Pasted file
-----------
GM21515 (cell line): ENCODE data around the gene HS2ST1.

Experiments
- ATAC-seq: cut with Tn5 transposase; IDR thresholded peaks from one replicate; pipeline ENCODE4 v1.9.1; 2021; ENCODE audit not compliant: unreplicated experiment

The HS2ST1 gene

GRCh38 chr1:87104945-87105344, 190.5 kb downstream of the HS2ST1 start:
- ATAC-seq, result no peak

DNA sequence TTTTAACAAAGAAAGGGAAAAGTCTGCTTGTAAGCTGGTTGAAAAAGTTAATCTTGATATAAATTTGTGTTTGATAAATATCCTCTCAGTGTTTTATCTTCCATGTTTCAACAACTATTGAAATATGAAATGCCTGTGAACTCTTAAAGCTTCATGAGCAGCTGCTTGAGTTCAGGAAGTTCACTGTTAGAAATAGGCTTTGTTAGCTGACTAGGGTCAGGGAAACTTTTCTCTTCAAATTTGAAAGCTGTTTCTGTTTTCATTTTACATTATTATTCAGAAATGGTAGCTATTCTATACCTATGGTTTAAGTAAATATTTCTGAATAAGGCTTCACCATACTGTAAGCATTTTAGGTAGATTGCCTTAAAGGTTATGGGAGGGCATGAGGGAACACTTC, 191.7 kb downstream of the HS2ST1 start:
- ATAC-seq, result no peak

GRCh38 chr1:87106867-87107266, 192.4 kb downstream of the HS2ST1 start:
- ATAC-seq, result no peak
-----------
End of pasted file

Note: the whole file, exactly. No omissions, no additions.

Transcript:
GM21515 (cell line): ENCODE data around the gene HS2ST1.

Experiments
- ATAC-seq: cut with Tn5 transposase; IDR thresholded peaks from one replicate; pipeline ENCODE4 v1.9.1; 2021; ENCODE audit not compliant: unreplicated experiment

The HS2ST1 gene

GRCh38 chr1:87104945-87105344, 190.5 kb downstream of the HS2ST1 start:
- ATAC-seq, result no peak

DNA sequence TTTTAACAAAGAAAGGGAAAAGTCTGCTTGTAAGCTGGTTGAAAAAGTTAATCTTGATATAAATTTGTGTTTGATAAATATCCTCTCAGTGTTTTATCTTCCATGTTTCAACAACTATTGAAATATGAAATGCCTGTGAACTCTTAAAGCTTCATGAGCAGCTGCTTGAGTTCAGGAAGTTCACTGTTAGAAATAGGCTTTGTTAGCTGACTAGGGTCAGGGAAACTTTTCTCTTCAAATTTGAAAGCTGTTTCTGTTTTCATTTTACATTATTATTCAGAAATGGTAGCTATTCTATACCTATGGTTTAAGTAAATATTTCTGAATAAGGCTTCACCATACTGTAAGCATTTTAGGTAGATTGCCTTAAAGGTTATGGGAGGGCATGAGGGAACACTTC, 191.7 kb downstream of the HS2ST1 start:
- ATAC-seq, result no peak

GRCh38 chr1:87106867-87107266, 192.4 kb downstream of the HS2ST1 start:
- ATAC-seq, result no peak